“I don’t have a grace for it anymore.”
I used to think of this statement as a Christian euphemism for quitting. I heard it in the context of people leaving jobs and breaking promises. Or simply complaining about things that require effort.
And I was critical.
Life can be challenging. Just follow through on your commitment, I thought. Admit you don’t want to feel obligated, that you would rather give up — instead of playing a victim to your lack of dedication.
But now I’m sorry I was so judgmental.
Grace: favor, mercy, and empowerment to do what needs to be done
- I’m an extrovert. I get energy from being around people. My husband usually wakes up at 5:30a to leave for school. We share a car, and he has it during the week. He often has long days and gets home late. (Apparently it’s tough, this PhD stuff.) I don’t have many friends, and it is more complicated to connect with people without my own transportation. Still, I try to schedule at least one playdate a week (for myself — Atlas doesn’t care yet) and that keeps my people-tank adequately full. I would have thought I would feel isolated, just the baby and me all day most days, but I feel loved.
- I adore sunshine, especially paired with a cold beer on the beach. I used to live in South Florida and I miss it so much! A daily dose of vitamin D is so healthy: increases bone density, reduces cancer risk, improves sleep, and enhances mood and brain function. Colorado is pretty sunny, but I live in a garden-level apartment, i.e., basement. I could spend more time on the main floor or outside if I chose to, but for now it is easier to stay in my own little space. Days are darker down here, but my heart is light.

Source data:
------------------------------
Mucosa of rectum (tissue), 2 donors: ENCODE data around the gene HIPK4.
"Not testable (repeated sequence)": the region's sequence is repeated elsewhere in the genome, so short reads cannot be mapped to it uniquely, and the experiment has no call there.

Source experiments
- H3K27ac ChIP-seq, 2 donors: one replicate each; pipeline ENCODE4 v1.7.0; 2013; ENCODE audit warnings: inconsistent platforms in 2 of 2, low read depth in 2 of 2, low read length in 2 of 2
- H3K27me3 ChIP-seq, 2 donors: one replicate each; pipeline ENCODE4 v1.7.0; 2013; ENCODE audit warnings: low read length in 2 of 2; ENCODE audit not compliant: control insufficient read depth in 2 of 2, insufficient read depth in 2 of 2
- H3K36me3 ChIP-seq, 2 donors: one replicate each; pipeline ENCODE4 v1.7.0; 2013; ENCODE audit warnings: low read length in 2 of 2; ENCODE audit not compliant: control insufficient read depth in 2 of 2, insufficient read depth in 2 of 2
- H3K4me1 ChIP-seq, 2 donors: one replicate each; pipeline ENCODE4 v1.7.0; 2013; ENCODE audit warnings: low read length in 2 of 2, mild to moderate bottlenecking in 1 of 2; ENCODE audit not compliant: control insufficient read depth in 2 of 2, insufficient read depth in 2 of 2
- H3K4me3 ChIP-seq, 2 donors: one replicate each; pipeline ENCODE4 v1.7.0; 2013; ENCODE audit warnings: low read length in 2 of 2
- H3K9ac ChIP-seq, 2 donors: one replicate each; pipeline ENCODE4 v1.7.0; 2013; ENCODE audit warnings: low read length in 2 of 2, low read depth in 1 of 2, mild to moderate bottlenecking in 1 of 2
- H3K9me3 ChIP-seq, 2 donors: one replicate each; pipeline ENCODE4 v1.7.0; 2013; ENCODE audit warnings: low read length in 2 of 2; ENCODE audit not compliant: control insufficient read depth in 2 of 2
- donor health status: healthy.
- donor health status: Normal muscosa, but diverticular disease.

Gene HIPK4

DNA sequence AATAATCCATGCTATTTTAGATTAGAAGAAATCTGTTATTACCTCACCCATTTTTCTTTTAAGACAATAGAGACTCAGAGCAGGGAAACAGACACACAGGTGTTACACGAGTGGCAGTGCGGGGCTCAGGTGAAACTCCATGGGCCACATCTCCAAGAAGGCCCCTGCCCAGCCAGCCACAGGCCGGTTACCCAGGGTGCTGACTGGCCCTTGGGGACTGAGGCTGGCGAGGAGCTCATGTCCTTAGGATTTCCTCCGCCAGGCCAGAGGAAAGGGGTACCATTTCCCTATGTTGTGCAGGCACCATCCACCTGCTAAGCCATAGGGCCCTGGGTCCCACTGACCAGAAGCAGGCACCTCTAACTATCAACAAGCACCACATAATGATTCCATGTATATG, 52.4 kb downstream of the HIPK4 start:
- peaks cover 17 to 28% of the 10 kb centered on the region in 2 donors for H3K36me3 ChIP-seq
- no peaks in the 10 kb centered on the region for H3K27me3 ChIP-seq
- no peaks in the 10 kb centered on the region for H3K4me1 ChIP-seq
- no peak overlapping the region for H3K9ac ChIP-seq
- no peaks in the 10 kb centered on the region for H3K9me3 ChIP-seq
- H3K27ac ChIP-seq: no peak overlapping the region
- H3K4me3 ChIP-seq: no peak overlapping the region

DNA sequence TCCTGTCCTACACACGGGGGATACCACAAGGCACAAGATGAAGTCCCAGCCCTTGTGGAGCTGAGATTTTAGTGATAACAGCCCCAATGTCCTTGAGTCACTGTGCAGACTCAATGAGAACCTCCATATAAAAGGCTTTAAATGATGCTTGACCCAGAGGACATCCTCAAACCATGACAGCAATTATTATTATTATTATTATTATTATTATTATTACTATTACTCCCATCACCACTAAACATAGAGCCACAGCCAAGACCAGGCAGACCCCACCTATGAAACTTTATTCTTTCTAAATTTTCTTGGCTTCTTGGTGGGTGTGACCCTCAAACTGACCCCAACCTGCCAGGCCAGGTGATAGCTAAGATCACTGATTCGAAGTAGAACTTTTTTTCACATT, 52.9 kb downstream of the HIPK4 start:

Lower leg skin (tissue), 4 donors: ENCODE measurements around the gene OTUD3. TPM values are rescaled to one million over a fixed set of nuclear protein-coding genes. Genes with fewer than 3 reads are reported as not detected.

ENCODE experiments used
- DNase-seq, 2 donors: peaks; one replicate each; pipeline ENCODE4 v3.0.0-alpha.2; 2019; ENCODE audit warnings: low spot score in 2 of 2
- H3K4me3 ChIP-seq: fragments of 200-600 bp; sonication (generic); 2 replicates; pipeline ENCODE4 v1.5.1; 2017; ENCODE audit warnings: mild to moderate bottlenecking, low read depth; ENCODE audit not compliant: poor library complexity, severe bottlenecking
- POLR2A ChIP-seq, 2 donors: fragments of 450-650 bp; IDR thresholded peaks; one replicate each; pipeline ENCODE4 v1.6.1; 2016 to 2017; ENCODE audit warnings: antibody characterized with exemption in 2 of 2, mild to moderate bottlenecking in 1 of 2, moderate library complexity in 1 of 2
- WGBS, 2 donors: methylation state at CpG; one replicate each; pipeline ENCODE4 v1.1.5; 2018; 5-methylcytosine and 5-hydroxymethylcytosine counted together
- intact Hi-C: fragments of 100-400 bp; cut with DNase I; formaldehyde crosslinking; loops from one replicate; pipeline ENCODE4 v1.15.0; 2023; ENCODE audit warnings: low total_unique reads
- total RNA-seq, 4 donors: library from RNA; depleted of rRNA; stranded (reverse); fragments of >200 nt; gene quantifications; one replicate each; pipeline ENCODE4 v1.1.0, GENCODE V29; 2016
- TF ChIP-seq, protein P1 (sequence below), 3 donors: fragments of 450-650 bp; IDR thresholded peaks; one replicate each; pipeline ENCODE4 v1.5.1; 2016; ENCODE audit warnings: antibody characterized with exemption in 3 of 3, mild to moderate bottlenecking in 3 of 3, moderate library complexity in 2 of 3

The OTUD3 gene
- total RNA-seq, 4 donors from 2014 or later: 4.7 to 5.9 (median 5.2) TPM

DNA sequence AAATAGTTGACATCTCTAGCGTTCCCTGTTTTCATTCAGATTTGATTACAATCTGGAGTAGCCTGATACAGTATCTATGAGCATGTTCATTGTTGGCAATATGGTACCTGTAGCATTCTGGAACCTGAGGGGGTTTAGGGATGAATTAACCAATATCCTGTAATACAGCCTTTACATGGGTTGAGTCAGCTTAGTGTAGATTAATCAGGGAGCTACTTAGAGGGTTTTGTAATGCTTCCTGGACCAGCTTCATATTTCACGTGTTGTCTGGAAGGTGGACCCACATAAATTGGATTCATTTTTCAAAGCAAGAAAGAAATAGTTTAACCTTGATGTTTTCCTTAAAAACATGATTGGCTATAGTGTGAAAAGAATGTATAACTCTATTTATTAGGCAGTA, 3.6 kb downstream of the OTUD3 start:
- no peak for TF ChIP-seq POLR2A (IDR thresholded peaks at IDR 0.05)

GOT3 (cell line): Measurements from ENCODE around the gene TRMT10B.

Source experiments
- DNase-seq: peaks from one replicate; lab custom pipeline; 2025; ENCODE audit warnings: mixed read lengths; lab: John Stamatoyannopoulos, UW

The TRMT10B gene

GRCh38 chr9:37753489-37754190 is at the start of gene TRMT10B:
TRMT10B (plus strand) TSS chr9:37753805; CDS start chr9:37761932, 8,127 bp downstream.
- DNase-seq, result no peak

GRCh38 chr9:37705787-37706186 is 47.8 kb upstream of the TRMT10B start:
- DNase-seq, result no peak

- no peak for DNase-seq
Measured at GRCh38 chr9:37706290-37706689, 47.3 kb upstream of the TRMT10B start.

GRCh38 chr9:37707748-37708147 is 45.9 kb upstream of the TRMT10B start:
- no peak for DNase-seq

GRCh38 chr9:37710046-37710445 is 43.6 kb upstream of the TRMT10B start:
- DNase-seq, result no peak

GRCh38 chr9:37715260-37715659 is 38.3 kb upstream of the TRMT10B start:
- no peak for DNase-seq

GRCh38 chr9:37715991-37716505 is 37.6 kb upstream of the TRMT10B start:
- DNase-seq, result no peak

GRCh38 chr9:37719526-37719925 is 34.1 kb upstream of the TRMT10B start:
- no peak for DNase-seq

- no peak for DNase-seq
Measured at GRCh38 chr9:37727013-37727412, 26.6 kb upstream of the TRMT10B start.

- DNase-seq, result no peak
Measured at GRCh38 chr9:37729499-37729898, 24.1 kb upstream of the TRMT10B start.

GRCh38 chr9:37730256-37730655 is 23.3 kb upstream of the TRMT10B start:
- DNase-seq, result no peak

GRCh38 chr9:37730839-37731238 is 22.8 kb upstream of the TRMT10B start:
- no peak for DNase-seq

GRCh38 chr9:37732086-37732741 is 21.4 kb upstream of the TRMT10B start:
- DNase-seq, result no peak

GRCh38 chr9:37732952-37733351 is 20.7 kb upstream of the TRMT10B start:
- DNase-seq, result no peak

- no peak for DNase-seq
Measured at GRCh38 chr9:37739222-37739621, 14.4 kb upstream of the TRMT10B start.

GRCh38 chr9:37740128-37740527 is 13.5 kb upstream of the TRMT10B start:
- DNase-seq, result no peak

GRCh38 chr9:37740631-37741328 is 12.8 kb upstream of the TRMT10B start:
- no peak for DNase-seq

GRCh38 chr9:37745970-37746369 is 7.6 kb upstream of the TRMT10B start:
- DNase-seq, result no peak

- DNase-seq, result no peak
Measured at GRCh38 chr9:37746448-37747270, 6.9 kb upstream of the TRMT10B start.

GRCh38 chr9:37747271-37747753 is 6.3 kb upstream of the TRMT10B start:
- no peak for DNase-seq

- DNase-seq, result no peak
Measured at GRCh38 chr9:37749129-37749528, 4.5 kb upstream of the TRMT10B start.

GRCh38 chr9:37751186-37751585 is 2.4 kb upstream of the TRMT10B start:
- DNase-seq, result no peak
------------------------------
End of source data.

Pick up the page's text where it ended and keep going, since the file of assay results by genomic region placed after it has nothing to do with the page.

- I receive fulfillment from professional accomplishments. I am motivated by public recognition and opportunity for advancement. I’m competitive. I love winning, no matter how small a prize. In the right timing, I will pursue a career again. Being a stay-at-home mom is a full-time job, but there is little praise and no promotion in sight. I may not be earning any rewards, but snuggling with my smiling baby is priceless, and spending my days with him is a treasure. The routine can be monotonous, but I am surprisingly content.
This season is hard — relationally, financially, logistically. It takes time to make new friends, to build mutual trust, to feel at home. It takes sacrifice and investment to stay at home with a baby, to go back to school, to follow my dreams.
This is a season of hiddenness, generally feeling unknown, misunderstood, and unappreciated. But I am confident I am where I need to be, that there is a wealth of growth in store for me. I imagine I could have felt lonely and frustrated, perhaps even discouraged. But I am full of hope. It’s a hard season, but it’s a good season.
There’s a grace for it.
Photo credit: Reagan Denine Photography